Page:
Brother Battles to Keep Group Homes Open

By Tony Lofaro, The Ottawa Citizen December 7, 2012

Hubert Drouin, left, has sought an injunction with the Ministry of Community and Social Services to keep open the group home that his brother Marc, right, who is developmentally disabled and blind, is living in now.Photograph by: Chris Mikula , The Ottawa CitizenOTTAWA

Hubert Drouin is fighting to keep three Ottawa group homes open for the sake of his younger brother, Marc.

The homes, in the Cityview area near Meadowlands Drive, are operated by Therapeutic Educational Living Centres Inc. (TELCI) a non-profit organization. They may be closed down next year because the Ministry of Community and Social Services is not providing additional funding the operator says it needs to keep them going. The 20 residents of the group homes have developmental disabilities and are visually impaired.

Marc Drouin, 58, has been at TELCI for 24 years and moving to another group home would be extremely difficult, according to his brother, Hubert. Marc has developmental issues, is visually impaired and has other health problems, including cerebral palsy, scoliosis, kidney disease and anxiety disorder.

“None of the residents in the homes can leave on their own, all need to be assisted 24/7,” said Hubert Drouin, 70, who is seeking a court injunction to keep the homes open.

He said the group homes have been “terribly underfunded” by the ministry in recent years and it hasn’t helped that TELCI has gone through eight executive directors in 10 years. He said an operational review by the ministry this year recommended the homes either be taken over by similar social service agencies or their annual budget of $1.5 million be increased.

“If they would have topped off the budget by $150,000 they would have been able to hire properly staff and that would have enabled the organization to move forward and become more efficient. But nothing was done about the second option,” said Drouin.

He’s also disappointed none of the family members of residents were asked their opinions on the operational review. “The three homes are in bad shape, there needs to be some long-term planning but we feel with the proper administrative staff to ensure the quality of care being given to the residents that the organization can be kept together,” said Drouin, adding the group homes have been part of the Cityview community for more than 25 years.

He’s upset family members had to learn the group homes would be closed from another ministry and were not told directly by the Ministry of Community and Social Services. He said the board made the decision to close down the homes about three weeks ago and the families were only informed on Monday.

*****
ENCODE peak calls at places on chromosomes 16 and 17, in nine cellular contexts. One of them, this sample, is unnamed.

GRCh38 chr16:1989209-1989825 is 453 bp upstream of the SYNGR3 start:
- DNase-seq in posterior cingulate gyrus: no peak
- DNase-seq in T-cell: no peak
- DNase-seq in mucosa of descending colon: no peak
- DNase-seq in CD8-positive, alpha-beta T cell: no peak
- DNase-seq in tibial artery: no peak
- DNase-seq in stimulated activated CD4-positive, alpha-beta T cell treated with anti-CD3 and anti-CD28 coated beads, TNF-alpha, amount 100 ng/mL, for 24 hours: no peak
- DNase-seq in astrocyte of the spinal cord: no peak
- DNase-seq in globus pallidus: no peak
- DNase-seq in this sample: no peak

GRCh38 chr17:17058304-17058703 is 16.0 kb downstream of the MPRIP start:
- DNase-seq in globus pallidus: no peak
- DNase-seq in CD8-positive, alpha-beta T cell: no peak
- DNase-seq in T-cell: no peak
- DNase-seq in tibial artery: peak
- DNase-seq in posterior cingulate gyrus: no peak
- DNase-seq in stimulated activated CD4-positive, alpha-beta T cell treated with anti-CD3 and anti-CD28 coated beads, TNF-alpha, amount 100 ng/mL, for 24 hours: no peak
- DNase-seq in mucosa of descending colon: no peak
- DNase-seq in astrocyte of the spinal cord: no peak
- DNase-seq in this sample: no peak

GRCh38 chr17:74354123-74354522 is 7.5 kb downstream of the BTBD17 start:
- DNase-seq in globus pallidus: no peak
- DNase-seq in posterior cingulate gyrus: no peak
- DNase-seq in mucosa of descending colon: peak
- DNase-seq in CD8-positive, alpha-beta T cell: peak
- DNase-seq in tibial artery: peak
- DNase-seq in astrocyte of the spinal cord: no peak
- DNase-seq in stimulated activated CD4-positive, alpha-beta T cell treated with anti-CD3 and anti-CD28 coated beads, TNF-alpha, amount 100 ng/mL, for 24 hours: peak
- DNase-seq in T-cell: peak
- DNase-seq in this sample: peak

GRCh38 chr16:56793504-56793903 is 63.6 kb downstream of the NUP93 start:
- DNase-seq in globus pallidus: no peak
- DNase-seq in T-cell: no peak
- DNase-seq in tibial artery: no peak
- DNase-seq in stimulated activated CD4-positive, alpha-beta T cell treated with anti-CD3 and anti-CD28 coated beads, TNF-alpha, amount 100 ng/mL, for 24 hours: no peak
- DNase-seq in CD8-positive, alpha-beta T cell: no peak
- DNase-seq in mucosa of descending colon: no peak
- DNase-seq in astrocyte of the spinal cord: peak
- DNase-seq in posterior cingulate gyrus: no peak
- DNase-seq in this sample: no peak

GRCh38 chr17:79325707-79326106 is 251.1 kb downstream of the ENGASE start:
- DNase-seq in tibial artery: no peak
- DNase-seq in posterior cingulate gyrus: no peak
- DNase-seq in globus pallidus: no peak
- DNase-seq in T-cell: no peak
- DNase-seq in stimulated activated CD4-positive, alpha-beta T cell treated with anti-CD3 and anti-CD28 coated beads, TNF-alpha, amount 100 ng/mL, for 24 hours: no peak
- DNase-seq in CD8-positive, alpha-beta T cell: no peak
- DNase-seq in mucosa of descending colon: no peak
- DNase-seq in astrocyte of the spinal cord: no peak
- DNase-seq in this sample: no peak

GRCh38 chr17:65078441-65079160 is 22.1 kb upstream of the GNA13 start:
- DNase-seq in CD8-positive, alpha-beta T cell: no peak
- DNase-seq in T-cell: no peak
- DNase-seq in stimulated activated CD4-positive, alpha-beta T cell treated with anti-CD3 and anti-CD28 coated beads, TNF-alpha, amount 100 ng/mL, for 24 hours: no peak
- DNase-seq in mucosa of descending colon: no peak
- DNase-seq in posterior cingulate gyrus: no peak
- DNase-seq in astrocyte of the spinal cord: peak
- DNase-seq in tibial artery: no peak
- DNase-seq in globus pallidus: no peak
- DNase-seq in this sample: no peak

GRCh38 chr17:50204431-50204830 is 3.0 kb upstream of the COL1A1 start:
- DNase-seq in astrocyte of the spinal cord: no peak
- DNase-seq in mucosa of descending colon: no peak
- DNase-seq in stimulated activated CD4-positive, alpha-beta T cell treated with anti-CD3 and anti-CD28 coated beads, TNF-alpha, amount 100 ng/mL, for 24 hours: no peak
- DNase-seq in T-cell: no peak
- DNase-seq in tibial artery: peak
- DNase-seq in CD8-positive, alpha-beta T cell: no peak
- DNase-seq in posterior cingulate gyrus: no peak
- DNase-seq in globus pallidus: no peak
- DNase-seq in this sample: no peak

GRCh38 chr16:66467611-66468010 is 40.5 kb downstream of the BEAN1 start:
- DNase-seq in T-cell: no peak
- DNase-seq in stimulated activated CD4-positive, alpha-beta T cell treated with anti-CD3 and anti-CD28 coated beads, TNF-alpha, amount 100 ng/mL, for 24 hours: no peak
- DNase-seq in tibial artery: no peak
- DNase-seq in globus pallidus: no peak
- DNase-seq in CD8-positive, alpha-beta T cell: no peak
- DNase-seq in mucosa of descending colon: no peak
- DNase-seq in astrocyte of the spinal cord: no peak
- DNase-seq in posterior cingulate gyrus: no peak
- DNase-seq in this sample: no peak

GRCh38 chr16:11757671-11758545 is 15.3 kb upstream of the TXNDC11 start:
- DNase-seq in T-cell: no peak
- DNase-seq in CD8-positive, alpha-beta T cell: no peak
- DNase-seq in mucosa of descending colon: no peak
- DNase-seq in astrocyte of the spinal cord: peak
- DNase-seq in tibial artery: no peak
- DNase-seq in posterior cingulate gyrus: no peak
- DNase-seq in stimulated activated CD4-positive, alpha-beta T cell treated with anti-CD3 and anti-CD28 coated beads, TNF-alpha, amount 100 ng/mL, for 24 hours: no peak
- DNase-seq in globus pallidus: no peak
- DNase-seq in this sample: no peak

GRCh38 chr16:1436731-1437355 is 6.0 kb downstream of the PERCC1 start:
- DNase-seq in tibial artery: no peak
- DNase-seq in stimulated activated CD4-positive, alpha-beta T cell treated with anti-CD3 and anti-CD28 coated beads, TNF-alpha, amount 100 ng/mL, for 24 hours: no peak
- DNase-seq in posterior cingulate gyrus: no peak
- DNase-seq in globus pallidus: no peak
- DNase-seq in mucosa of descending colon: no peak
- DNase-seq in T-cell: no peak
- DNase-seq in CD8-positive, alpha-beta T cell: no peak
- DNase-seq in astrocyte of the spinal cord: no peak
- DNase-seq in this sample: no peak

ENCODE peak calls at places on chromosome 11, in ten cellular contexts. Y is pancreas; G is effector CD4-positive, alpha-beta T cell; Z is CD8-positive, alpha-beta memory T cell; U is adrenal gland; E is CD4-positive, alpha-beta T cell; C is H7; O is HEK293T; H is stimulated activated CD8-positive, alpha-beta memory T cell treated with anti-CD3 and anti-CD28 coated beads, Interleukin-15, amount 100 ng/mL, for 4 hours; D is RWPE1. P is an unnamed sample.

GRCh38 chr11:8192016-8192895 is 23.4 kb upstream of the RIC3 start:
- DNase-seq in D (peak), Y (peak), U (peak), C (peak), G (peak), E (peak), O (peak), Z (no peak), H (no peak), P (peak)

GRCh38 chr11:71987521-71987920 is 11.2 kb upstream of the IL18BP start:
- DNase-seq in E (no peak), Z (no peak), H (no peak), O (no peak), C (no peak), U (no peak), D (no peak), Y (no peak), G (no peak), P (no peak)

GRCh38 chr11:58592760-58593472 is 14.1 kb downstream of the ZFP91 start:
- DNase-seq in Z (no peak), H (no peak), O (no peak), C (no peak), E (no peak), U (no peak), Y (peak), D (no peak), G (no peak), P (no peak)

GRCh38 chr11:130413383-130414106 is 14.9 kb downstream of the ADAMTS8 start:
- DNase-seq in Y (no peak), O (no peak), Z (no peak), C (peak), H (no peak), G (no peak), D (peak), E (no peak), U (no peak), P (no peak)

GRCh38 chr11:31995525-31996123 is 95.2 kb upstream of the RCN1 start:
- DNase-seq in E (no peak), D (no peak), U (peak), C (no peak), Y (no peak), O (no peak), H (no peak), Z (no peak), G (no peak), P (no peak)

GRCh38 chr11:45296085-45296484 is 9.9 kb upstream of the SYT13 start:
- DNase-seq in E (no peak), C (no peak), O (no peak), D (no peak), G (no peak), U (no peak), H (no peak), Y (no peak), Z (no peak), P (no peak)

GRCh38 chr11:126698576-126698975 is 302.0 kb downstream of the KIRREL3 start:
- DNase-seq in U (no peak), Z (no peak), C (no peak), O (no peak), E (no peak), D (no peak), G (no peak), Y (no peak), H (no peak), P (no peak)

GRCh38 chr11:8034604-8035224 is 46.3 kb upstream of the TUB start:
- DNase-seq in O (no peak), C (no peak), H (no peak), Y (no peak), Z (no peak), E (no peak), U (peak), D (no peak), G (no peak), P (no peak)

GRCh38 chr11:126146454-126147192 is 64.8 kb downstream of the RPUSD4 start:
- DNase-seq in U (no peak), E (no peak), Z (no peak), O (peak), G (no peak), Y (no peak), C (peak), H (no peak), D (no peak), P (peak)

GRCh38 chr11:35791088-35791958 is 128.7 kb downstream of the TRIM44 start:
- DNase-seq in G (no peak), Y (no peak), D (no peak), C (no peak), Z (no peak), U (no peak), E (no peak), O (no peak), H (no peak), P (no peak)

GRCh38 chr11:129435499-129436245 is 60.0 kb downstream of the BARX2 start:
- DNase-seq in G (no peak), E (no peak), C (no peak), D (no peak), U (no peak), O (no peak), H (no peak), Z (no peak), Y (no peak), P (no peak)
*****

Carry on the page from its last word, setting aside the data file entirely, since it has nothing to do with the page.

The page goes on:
“This whole thing is about process and the total exclusion of the people who are substitute decision-makers for these residents, and it’s absolutely wrong. They really shouldn’t be talking to my brother about a life-changing scenario without me being present,” said Drouin.

An assessment of the 20 residents to find out their needs and placement options has been postponed until the new year as Drouin fights to prevent the closures. A petition with about 1,000 names is being circulated to keep the homes open, he added.

Sean van Liempt, volunteer chair of the TELCI board of directors, said family members were told about the board’s decision to close down the group homes on Monday and residents were told the next day.

“Like many other agencies in Ontario there is a real challenge of funding and the ministry has told us they don’t have the money on an ongoing basis to go forward,” said van Liempt.

“We feel the situation we’re in is unsustainable and it has been for a significant amount of time,” said van Liempt. “There’s not an imminent plan to close TELCI, it would close once all the residents were placed in the homes and had the services that they were looking for.”

He said some family members are not adverse to moving residents to other group homes where they would feel comfortable.

Charlotte Wilkinson, a spokeswoman for the Ministry of Community and Social Services, said the decision to close TELCI was made by the board of directors.

“TELCI received more than $1.5 million in ministry funding last year, this is a 30-per-cent increase since 2007/08,” said Wilkinson in an email. “The services and supports that the residents of TELCI are receiving will continue and will follow them to their new placements.”

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